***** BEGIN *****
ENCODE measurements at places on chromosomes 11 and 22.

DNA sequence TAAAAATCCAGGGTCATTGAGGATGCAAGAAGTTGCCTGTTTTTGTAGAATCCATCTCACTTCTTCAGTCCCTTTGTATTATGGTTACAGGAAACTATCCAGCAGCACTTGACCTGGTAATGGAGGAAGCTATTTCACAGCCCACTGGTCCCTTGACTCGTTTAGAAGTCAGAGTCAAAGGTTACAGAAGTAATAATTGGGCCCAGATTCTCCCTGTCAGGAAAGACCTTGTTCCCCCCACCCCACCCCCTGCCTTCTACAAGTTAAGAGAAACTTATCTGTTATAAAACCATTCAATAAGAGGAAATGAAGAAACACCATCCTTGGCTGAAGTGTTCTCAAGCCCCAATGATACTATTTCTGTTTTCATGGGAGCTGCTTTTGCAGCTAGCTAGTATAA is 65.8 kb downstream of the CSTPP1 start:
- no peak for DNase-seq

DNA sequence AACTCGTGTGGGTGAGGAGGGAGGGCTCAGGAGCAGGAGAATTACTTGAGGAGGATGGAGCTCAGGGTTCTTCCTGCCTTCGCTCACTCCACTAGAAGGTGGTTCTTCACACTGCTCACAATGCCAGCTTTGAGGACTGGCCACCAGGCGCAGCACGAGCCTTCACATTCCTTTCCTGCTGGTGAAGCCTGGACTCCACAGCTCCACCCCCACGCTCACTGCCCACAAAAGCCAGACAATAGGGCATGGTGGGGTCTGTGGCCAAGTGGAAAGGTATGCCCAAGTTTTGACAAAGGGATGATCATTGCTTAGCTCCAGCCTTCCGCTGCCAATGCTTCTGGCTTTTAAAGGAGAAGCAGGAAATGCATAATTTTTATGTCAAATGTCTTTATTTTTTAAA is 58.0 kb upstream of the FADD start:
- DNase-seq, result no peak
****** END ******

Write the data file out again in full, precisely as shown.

ENCODE measurements at places on chromosomes 11 and 22.

DNA sequence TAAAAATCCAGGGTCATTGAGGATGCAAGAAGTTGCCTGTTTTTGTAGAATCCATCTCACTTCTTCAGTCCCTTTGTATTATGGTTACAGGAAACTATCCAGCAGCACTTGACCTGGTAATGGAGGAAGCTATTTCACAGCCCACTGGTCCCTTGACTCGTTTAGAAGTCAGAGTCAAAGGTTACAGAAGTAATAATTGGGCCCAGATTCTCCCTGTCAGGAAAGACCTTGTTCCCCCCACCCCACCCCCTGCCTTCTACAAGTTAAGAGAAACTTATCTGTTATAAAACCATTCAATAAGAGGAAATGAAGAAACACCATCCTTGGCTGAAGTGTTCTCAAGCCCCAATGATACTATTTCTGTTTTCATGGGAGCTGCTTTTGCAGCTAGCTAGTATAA is 65.8 kb downstream of the CSTPP1 start:
- no peak for DNase-seq

DNA sequence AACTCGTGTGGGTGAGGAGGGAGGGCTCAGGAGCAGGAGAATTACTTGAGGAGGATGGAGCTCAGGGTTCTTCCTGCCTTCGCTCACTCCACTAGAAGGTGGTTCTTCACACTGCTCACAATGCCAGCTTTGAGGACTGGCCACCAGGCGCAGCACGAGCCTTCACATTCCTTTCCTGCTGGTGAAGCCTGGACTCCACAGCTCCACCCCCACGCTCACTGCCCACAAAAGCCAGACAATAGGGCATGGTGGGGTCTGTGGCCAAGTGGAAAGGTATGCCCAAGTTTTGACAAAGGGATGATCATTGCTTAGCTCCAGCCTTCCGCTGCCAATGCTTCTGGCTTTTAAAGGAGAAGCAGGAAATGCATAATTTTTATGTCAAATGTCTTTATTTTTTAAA is 58.0 kb upstream of the FADD start:
- DNase-seq, result no peak